After the destruction of the temple in 70 A.D., there was no longer a place for the priesthood to offer sacrifices and carry out their other duties, and no place for the worshipers of God to assemble for the holy convocations. Therefore many people believe that all things pertaining to the Sabbath, the New Moons, and annual observances are suspended until a new temple can be built. But is this true?

During his ministry, Jesus said he did not come to destroy the law (Matt.5:17-18) but he came to fulfill it. Jesus kept the Sabbath (Lk.4:16) and the annual festivals (Jn.2:13-33; 4:45; 5:1; 6:4; 7:2,14,37; ch.13) and he says, "I am the light of the world: he that follows me shall not walk in darkness, but shall have the light of life" (Jn.8:12 KJV).

To follow Christ means more than just believing that he exists and that what he said is true; it also means doing the things he said to do (Matt.15:7-8; Lk.6:43-46).


Can it be shown from the Bible that, after Christ's death and resurrection, those who were called Christians were observing God's Special Days?

Does history record the apostles and others of the early Church at Jerusalem keeping the annual observances? In his book From Sabbath To Sunday, Dr. Bacchiocchi writes the following concerning the observance of the festivals by the early church:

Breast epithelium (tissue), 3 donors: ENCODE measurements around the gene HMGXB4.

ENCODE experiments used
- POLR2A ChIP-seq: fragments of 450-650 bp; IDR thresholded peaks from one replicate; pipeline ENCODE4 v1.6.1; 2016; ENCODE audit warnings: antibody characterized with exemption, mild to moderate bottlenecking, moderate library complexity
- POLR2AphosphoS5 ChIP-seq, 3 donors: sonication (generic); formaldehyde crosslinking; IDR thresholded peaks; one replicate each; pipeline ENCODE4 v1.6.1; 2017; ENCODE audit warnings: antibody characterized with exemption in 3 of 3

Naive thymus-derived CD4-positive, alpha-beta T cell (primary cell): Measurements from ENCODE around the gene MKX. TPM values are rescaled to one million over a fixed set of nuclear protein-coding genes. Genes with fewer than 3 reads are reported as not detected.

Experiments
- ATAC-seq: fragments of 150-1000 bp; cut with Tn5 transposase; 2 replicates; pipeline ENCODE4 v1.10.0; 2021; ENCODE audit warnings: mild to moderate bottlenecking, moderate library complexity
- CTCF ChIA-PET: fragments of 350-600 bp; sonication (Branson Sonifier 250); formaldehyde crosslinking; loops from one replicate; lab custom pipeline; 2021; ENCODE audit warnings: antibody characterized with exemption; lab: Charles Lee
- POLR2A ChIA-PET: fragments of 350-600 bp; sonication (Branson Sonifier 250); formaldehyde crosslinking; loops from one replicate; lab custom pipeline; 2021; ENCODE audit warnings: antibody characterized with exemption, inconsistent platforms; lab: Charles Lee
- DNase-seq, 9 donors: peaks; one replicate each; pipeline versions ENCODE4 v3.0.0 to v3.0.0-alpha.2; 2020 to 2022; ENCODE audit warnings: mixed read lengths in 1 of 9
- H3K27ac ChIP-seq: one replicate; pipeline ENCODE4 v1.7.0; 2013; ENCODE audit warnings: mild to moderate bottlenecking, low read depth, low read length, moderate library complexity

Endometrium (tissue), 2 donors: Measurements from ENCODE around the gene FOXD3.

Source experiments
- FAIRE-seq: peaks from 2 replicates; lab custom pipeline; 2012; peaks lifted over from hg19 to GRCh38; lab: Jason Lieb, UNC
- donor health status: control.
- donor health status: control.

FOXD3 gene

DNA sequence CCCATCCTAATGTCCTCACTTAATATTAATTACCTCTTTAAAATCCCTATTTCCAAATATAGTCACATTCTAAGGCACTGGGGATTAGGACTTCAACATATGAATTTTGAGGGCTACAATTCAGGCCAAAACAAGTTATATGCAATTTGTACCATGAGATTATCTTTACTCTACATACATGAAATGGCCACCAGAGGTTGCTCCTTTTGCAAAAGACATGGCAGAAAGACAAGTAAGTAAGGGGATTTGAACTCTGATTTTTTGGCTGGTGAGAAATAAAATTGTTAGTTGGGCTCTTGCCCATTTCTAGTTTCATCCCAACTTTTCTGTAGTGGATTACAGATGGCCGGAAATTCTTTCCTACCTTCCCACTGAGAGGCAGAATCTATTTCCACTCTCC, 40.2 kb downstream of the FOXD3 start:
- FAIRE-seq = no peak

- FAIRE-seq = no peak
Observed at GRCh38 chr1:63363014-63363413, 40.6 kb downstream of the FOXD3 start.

"Luke reports that among the many Jewish converts, there were a great many of the priests [who] were obedient to the faith' (Acts 6:7). F. A. Regan well notes that: 'Luke gives no hint that their conversion in any way conflicted with the adherence to the Old Law.' In fact, it is possible, as suggested by B. Bagatti, that: 'they naturally continued to exercise their ministry.' Their ministry may well have been needed, in view of the fact that, as Luke relates, there were 'many thousands among the Jews of those who believed' (Acts 21:20). It seems plausible to identify these converted priests with the 'Elders' who assisted James and the apostles in the administration of the Church (Acts 15:4,22-23; 16:4; 20:17-18)" (p.142).

F. F. Bruce advances the hypothesis that 'there may have been seventy of them, constituting a sort of Nazarene Sanhedrin, with James as their president.' This information provided by Luke reveals that the Jerusalem Church not only was composed mostly of Jewish converts but possibly was even administered by ex-priests according to the familiar Jewish model of the Sanhedrin. Their basic attitude toward Jewish religious observances is best expressed by Luke's terse statement: 'they are all zealous for the law' (Acts 21:20)."

In "La Chiesa dei Giudeo-Cristiani", Lino Randellini writes that the Jerusalem Church was composed for an indeterminate time period of circumcised Hebrews who appeared as: "a sect within Judaism. They frequented the temple, celebrated the feasts, observed the Sabbath and fastings, submitted themselves to legal prescription and had their children circumcised" (p.27).